February 3, 2013

Area Wrestling: Titles elude others, but moving on

CHATSWORTH — Murray County’s wrestling team won’t take a big group to next weekend’s Class 2A West sectional tournament at Lamar County High, but Indians coach Chris Thornbury likes his trio’s chances to do what’s necessary there to move on.

They earned his confidence in that regard on Saturday.

On a day when highlights weren’t easy to find for the host Indians in the Area 3-2A traditional tournament at Kenneth Ross Gymnasium, Domingo Bautista (113 pounds), Kevin Chavez (170) and Clay Thornbury (182) gave their coach hope that he has a dependable core as Murray County wrestling continues the rebuilding process.

Bautista and Thornbury were the school’s only finalists at the two-day tournament — both finished second — while Chavez took fourth. The top four area finishers in each of the 14 weight classes move on to this week’s sectionals, where the top four placers will earn a spot at the following week’s state tournament in Macon.

Coach Thornbury, who noted that he started this season without any returning sectional qualifiers, doesn’t see any reason why his wrestlers can’t be in the Macon-bound group if they wrestle as they’re capable.

“You’ve got to be your best on the most important two days,” he said in reference to the state tournament. “So the key is to qualify next week, and then you’re in the show.”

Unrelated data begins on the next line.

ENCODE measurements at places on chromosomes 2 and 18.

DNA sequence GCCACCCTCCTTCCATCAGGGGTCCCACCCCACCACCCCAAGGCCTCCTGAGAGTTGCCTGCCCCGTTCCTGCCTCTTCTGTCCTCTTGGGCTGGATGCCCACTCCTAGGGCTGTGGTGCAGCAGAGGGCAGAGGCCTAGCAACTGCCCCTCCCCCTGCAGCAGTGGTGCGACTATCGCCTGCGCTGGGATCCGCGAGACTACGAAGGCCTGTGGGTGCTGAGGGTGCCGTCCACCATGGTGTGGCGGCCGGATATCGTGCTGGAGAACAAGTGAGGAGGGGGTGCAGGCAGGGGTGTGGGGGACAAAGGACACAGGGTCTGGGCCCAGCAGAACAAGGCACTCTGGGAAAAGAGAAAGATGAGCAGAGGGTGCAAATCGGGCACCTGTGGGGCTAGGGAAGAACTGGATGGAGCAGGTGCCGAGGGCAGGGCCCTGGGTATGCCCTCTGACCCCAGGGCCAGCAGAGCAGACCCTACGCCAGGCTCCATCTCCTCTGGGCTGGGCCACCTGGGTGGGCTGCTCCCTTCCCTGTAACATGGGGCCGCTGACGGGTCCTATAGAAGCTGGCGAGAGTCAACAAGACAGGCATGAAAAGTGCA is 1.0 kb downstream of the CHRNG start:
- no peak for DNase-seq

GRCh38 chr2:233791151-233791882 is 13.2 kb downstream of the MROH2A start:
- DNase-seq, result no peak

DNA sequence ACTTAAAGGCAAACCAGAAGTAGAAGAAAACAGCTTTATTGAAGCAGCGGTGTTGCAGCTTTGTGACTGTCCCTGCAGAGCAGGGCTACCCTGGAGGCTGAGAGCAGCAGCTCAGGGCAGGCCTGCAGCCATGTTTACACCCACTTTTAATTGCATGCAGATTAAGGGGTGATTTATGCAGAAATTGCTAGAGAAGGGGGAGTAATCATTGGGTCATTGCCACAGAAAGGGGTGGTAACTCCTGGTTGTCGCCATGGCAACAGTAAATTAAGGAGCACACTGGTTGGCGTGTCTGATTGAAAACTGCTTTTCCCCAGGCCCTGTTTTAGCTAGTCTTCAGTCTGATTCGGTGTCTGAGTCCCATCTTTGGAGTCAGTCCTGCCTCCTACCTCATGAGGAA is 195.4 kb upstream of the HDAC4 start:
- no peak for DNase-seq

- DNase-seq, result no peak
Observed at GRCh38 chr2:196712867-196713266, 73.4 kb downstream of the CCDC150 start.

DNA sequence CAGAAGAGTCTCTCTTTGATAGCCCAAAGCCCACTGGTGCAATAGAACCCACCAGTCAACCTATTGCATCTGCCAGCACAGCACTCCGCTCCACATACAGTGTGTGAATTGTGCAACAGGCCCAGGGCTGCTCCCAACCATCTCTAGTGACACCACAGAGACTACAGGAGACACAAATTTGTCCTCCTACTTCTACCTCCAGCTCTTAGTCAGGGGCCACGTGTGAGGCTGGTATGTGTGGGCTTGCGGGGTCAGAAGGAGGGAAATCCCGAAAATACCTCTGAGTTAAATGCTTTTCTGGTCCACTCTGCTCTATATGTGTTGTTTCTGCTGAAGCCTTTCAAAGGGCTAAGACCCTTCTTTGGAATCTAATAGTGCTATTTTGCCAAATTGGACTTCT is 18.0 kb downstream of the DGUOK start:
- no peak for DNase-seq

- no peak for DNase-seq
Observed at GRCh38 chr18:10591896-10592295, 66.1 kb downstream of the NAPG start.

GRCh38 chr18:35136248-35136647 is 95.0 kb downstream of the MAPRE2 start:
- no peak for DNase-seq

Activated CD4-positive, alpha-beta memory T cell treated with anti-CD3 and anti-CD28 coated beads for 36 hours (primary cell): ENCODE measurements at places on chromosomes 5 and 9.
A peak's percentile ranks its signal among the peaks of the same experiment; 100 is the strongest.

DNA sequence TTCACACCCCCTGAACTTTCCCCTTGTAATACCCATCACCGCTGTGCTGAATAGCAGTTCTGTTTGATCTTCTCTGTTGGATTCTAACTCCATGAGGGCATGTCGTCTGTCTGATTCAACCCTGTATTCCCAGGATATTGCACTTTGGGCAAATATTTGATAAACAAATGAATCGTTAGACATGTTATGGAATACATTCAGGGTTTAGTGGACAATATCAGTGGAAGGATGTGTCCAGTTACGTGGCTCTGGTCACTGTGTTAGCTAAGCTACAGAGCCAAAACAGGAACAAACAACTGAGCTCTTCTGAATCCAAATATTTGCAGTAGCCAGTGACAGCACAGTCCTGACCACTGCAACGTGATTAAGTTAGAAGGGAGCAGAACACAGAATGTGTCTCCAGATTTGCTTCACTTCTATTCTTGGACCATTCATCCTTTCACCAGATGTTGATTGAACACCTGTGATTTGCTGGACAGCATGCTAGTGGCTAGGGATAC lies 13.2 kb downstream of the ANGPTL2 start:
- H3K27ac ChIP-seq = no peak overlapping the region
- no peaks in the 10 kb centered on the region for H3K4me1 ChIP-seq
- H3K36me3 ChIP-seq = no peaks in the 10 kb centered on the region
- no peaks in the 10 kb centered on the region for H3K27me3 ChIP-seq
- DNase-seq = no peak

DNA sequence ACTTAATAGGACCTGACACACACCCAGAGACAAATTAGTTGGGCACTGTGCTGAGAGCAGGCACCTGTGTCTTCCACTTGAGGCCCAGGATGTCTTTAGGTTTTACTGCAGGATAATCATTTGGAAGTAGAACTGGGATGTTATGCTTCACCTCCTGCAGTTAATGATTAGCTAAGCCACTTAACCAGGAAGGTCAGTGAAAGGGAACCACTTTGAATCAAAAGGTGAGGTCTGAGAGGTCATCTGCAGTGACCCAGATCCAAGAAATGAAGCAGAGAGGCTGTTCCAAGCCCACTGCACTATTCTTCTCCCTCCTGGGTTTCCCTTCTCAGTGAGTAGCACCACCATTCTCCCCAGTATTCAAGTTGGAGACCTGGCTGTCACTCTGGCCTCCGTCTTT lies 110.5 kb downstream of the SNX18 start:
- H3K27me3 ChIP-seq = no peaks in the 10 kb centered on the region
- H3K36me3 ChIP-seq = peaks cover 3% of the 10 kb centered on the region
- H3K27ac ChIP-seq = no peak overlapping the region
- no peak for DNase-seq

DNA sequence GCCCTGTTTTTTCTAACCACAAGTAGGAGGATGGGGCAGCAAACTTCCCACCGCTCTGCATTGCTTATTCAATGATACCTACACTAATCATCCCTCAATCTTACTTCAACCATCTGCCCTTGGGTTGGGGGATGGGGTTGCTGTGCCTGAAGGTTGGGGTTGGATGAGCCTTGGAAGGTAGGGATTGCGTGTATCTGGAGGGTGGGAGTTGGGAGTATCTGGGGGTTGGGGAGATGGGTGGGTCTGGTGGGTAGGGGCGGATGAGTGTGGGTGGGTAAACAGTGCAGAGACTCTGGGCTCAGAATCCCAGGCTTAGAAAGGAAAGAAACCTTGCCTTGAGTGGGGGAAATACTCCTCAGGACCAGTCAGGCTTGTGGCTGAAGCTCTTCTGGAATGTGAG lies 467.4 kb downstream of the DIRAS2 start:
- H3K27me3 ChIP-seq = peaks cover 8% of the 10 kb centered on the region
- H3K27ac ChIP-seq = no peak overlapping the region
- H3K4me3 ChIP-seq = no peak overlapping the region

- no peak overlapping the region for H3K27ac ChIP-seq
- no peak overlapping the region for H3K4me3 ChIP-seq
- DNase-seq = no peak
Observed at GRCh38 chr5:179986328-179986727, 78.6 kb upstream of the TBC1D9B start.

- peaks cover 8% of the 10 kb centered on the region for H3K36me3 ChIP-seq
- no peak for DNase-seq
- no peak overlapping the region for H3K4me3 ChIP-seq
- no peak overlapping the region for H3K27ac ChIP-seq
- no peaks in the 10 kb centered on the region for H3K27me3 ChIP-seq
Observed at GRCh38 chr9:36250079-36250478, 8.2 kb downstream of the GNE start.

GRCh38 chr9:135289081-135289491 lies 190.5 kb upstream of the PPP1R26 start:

In the Area 3-2A team standings, the Indians finished far back in the field, taking 10th out of 11 schools.

The race for first really wasn’t one, though. With seven finalists, including a quartet of champs, Lovett racked up 271 points to distance itself from runner-up Calhoun (203) and everyone else. Chattooga (141), Westminster (127.5), Model (118), Armuchee (107.5), Coosa (103), Peperell (98), Wesleyan (91), Murray County (87) and Dade County (32) rounded out the field.

As for individual efforts, Clay Thornbury — a junior who is headed to sectionals for the first time — made the best run at a title for Murray County despite having perhaps the toughest draw in the finals. He faced Lovett senior Corey Erdoes, a three-time state medalist who claimed his fourth area championship by pinning Thornbury in the third period.